What I represent, in the most general terms:
- Picture books, including baby books (both from authors and author-illustrators)
- Middle grade fiction and nonfiction, including early readers and chapter books
- Young adult fiction and nonfiction
What I would love to come across in my email box right now (but not limited to):
- One of the most important things I am looking for in any YA or middle grade novel is a STRONG VOICE. This is a big requirement for me. I also love imperfect characters that readers can really root for.
- I’m interested in promoting diversity in children’s literature. Across all genres, I am interested in characters and voices that are not often heard from. I’m from a multicultural family myself, and know what it’s like to be a kid and not see yourself represented in the books you read. A book like Marisol McDonald Doesn’t Match by Monica Brown would have been so important to me!
- I am very keen on developing my YA clientele this year. I’m mostly interested in reality-based YA featuring a strong voice (high importance!), memorable characters, resonant themes and a pitch perfect premise. I’m always into humor.
- Middle grade requirements same as with YA! Although I am more open to fantastical elements and adventures. Illustrated, funny MG is very cool with me.
- I always appreciate YA or MG stories that have a basis in history or true events–as long as the time period is thoroughly researched. Unusual or unsung parts of history are always interesting to me.
- International stories. Both of my parents are immigrants, from different continents, and I have a great appreciation for international stories.
- Literary YA or MG.
- YA or MG memoirs or narrative nonfiction. Specifically, I would love to see a YA memoir related to the modern Native American teenage experience.
- Authors/illustrators with a large social media following, Instagram, Snap Chat and YouTube in particular.
- YA true crime to play off of the success true crime has had in the adult world with series like Serial, The Jinx and Making a Murderer. Preferably with a happy ending since we’re dealing with real young people.
- YA or MG magical realism a la Gabriel Garcia Marquez or Isabel Allende. If you don’t know what I am referring to, then your book is not magical realism. A good recent YA example of this style is The Strange and Beautiful Sorrows of Ava Lavender.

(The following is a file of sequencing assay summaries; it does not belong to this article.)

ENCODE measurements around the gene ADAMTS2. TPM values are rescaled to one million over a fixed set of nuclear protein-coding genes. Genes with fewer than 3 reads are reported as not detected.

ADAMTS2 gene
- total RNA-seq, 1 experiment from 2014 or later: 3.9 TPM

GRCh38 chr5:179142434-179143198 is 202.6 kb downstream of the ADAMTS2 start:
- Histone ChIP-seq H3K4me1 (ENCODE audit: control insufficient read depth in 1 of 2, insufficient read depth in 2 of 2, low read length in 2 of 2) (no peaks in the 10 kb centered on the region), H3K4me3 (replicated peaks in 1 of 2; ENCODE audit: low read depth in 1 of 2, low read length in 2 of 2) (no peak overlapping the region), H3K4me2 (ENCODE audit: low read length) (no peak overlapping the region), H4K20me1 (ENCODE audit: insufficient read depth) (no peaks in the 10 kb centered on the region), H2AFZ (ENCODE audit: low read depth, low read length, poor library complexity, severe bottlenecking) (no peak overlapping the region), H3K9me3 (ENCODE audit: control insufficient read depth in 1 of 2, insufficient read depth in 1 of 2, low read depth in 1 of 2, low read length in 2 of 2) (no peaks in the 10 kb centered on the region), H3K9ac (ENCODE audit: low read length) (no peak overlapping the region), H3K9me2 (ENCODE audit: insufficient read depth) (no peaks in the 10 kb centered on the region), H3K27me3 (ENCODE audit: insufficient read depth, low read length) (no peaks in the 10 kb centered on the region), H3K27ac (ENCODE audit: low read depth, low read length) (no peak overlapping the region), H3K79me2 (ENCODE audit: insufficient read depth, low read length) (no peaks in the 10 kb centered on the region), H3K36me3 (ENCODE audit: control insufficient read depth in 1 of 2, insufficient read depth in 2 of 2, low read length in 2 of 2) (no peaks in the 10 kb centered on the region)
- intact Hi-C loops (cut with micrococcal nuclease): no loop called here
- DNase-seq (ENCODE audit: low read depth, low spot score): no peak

- Charming, quirky, tongue-in-cheek YA similar to the movie Amelie
- In the mood for a summer camp love story
- Quirky, funny picture books that feel thoroughly modern.
- Okapis are my favorite animal. I’d love to do a funny book about an okapi! Think the humor in DIARY OF A WOMBAT.
- Picture book biographies or historical picture books about unsung heroes or events in history. These need to have a strong plot arc, an understanding of the importance of this person/event, and compelling characters. Some great examples are THE CAMPING TRIP THAT CHANGED AMERICA and BRAVE GIRL.
- Nonfiction for all age groups and genres! Educational, memoir, historical, biographical, STEM-related. I do a lot more nonfiction than the average kid lit agent and I’d like to keep it that way.
- Nonfiction teaching kids in a clever, unconventional way like the recent Never Insult a Killer Zucchini or the upcoming Who Wins? 100 Historical Figures Go Head-to-Head
What I am not looking for (sorry!):
- Adult anything. If you have an adult nonfiction query, consider my colleague, Sharlene Martin, who specializes in that genre
- New adult (college through 20s character experience)
- Hard fantasy or sci-fi (not my thing)
- Protagonist finds out she/he has a magical/paranormal ability on his/her birthday YA or MG (flooded/fatigued market).
- Dystopian YA or MG (flooded/fatigued market)
- Picture books where the moral leads the story, lesson-based, didactic books (trade publishers don’t want these either)
- Rhyming picture books (I most often find them cloying, sorry!)
- Manuscripts that have not been through a thorough editing process, that have not been seen by eyes other than the author’s
Check out my submission guidelines at my agency’s website: http://www.martinlit.com.